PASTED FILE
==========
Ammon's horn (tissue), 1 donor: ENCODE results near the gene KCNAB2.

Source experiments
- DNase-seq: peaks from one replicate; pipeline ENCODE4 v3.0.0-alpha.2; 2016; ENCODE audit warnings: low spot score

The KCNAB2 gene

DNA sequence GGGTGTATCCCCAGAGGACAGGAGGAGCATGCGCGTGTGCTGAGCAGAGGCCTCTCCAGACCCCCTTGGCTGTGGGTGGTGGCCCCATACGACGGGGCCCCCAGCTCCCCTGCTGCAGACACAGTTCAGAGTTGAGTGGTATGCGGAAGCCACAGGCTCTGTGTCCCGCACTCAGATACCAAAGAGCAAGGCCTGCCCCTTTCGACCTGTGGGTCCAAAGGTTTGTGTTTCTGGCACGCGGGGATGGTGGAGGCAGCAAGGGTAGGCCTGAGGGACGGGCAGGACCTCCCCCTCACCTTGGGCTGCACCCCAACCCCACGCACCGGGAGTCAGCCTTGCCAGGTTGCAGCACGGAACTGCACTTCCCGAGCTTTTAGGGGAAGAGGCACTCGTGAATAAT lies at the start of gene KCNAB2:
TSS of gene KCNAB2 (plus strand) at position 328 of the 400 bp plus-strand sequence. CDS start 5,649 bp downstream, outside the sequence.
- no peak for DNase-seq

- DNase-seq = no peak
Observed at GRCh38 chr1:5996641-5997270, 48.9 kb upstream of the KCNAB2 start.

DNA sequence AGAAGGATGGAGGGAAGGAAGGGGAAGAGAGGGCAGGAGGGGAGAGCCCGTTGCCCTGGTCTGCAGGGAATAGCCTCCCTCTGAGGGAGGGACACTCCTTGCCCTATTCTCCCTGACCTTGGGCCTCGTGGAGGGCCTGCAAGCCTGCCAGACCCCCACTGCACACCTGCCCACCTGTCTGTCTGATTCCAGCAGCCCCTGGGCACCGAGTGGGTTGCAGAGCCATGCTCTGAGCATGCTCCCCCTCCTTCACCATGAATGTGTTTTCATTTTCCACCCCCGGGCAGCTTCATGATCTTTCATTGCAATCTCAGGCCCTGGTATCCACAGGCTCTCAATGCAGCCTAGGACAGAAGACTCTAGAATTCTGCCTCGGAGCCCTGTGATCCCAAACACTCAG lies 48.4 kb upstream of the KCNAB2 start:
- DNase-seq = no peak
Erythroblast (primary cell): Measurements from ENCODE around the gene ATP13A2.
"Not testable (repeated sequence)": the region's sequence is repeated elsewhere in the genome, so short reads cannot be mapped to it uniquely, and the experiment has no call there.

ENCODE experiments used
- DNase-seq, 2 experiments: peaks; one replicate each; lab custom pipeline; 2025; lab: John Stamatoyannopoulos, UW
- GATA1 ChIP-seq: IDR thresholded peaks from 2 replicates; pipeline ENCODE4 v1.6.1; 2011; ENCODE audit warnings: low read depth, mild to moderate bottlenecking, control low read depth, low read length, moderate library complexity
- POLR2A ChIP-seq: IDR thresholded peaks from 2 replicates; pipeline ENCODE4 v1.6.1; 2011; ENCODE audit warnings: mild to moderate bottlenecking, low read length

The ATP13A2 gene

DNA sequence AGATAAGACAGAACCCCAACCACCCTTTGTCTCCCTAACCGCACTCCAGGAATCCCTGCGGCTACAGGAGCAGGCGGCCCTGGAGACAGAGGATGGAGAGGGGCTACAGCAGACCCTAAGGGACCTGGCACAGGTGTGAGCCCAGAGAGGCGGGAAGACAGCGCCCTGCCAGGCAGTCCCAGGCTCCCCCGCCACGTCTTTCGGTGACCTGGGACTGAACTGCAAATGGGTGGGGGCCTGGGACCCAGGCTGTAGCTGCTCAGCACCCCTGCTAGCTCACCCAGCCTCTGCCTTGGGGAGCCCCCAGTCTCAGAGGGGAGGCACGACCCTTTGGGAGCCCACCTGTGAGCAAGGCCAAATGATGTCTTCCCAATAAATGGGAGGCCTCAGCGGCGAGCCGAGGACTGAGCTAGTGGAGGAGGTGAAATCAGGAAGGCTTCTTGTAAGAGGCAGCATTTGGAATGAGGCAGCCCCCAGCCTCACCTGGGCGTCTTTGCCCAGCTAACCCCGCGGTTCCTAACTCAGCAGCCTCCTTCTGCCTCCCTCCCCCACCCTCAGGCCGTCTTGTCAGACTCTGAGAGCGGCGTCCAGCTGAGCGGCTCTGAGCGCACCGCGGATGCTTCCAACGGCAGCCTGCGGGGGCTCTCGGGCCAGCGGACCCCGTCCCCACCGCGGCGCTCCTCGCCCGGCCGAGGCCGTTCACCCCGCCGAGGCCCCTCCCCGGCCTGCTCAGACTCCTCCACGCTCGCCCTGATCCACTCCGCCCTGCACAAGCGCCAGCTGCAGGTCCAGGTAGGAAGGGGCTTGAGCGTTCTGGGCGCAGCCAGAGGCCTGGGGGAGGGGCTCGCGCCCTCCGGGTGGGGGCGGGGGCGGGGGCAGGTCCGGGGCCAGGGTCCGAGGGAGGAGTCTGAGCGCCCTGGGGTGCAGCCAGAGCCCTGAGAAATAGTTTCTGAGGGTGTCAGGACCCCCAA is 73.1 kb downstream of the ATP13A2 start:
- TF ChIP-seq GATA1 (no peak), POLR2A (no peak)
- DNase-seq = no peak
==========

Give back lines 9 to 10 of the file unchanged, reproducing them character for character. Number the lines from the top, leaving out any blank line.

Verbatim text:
Observed at GRCh38 chr1:5996641-5997270, 48.9 kb upstream of the KCNAB2 start.

DNA sequence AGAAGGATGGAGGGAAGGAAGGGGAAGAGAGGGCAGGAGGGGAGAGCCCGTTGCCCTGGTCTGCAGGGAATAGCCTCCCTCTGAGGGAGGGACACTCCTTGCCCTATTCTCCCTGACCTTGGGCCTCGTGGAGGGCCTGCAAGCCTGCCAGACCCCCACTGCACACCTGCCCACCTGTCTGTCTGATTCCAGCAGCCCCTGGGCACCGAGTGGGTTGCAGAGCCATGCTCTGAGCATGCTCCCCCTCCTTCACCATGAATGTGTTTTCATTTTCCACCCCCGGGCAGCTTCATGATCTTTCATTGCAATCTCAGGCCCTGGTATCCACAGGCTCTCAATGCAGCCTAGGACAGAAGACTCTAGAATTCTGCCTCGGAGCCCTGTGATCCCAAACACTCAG lies 48.4 kb upstream of the KCNAB2 start: